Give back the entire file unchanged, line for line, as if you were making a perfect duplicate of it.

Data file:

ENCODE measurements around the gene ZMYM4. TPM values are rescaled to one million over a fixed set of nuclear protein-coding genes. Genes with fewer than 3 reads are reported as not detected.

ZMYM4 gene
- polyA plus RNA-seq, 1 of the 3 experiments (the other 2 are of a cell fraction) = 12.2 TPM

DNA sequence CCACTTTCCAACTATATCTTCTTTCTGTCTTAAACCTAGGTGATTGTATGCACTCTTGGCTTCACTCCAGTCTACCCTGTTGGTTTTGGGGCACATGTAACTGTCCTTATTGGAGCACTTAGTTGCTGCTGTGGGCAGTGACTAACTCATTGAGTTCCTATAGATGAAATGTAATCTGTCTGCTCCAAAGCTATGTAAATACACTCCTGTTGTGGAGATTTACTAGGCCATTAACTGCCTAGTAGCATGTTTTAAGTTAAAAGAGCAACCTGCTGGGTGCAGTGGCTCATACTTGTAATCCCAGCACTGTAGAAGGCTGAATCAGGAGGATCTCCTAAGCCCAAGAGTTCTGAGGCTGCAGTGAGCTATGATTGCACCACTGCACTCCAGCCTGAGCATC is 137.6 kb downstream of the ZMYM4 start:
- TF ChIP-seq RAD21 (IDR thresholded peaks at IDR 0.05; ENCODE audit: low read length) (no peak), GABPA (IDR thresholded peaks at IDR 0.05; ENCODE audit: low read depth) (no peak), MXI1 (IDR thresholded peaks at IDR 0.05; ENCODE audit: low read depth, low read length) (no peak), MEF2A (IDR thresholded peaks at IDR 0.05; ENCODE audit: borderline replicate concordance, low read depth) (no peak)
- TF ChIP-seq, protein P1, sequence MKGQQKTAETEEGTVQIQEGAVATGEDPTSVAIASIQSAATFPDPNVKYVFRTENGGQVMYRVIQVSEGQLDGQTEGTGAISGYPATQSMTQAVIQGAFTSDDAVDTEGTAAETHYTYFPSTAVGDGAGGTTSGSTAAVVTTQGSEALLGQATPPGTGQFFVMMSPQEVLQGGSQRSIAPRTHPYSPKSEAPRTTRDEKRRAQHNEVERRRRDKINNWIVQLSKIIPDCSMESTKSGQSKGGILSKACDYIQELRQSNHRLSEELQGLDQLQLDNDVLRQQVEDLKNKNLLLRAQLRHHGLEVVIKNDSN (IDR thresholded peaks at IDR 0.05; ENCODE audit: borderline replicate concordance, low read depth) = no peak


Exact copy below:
ENCODE measurements around the gene ZMYM4. TPM values are rescaled to one million over a fixed set of nuclear protein-coding genes. Genes with fewer than 3 reads are reported as not detected.

ZMYM4 gene
- polyA plus RNA-seq, 1 of the 3 experiments (the other 2 are of a cell fraction) = 12.2 TPM

DNA sequence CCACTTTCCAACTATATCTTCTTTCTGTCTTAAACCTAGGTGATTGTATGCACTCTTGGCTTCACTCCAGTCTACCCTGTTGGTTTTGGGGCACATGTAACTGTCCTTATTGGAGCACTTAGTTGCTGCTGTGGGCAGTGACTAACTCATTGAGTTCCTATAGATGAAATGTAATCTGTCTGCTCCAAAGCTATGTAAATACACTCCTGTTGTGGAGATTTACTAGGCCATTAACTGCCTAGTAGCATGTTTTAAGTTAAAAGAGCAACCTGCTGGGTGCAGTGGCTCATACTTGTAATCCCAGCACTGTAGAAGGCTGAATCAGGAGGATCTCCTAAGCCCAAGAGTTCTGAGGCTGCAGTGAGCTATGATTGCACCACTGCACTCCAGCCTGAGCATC is 137.6 kb downstream of the ZMYM4 start:
- TF ChIP-seq RAD21 (IDR thresholded peaks at IDR 0.05; ENCODE audit: low read length) (no peak), GABPA (IDR thresholded peaks at IDR 0.05; ENCODE audit: low read depth) (no peak), MXI1 (IDR thresholded peaks at IDR 0.05; ENCODE audit: low read depth, low read length) (no peak), MEF2A (IDR thresholded peaks at IDR 0.05; ENCODE audit: borderline replicate concordance, low read depth) (no peak)
- TF ChIP-seq, protein P1, sequence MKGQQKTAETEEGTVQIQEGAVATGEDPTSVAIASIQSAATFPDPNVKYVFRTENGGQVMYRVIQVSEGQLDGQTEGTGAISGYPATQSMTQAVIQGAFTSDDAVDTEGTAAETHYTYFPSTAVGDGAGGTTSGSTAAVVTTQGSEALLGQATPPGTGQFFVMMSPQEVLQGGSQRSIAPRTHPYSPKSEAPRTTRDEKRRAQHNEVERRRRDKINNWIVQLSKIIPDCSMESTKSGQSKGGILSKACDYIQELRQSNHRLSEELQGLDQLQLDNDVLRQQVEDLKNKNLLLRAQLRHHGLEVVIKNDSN (IDR thresholded peaks at IDR 0.05; ENCODE audit: borderline replicate concordance, low read depth) = no peak